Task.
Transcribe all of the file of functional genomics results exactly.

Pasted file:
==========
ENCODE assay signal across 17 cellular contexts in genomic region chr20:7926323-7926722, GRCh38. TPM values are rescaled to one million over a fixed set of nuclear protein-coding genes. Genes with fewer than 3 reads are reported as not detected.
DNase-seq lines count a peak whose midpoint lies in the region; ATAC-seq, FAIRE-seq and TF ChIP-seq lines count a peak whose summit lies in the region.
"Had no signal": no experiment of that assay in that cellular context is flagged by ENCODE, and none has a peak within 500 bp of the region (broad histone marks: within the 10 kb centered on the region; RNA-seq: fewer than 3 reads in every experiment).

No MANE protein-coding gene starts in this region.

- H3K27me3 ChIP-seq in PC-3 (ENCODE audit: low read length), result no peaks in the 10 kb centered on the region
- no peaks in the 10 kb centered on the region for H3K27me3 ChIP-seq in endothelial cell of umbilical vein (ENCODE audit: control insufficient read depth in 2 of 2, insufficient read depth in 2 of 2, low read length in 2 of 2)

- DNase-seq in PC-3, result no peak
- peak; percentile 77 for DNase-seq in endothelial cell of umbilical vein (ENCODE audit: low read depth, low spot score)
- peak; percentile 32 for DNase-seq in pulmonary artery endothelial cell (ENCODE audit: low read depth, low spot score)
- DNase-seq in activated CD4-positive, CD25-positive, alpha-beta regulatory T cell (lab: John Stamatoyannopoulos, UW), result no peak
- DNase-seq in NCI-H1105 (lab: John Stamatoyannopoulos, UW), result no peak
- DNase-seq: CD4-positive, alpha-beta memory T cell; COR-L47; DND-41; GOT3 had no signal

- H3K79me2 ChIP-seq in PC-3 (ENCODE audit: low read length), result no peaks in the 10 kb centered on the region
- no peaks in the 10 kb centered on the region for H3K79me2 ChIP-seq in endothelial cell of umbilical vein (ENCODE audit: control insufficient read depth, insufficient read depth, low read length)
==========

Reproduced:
ENCODE assay signal across 17 cellular contexts in genomic region chr20:7926323-7926722, GRCh38. TPM values are rescaled to one million over a fixed set of nuclear protein-coding genes. Genes with fewer than 3 reads are reported as not detected.
DNase-seq lines count a peak whose midpoint lies in the region; ATAC-seq, FAIRE-seq and TF ChIP-seq lines count a peak whose summit lies in the region.
"Had no signal": no experiment of that assay in that cellular context is flagged by ENCODE, and none has a peak within 500 bp of the region (broad histone marks: within the 10 kb centered on the region; RNA-seq: fewer than 3 reads in every experiment).

No MANE protein-coding gene starts in this region.

- H3K27me3 ChIP-seq in PC-3 (ENCODE audit: low read length), result no peaks in the 10 kb centered on the region
- no peaks in the 10 kb centered on the region for H3K27me3 ChIP-seq in endothelial cell of umbilical vein (ENCODE audit: control insufficient read depth in 2 of 2, insufficient read depth in 2 of 2, low read length in 2 of 2)

- DNase-seq in PC-3, result no peak
- peak; percentile 77 for DNase-seq in endothelial cell of umbilical vein (ENCODE audit: low read depth, low spot score)
- peak; percentile 32 for DNase-seq in pulmonary artery endothelial cell (ENCODE audit: low read depth, low spot score)
- DNase-seq in activated CD4-positive, CD25-positive, alpha-beta regulatory T cell (lab: John Stamatoyannopoulos, UW), result no peak
- DNase-seq in NCI-H1105 (lab: John Stamatoyannopoulos, UW), result no peak
- DNase-seq: CD4-positive, alpha-beta memory T cell; COR-L47; DND-41; GOT3 had no signal

- H3K79me2 ChIP-seq in PC-3 (ENCODE audit: low read length), result no peaks in the 10 kb centered on the region
- no peaks in the 10 kb centered on the region for H3K79me2 ChIP-seq in endothelial cell of umbilical vein (ENCODE audit: control insufficient read depth, insufficient read depth, low read length)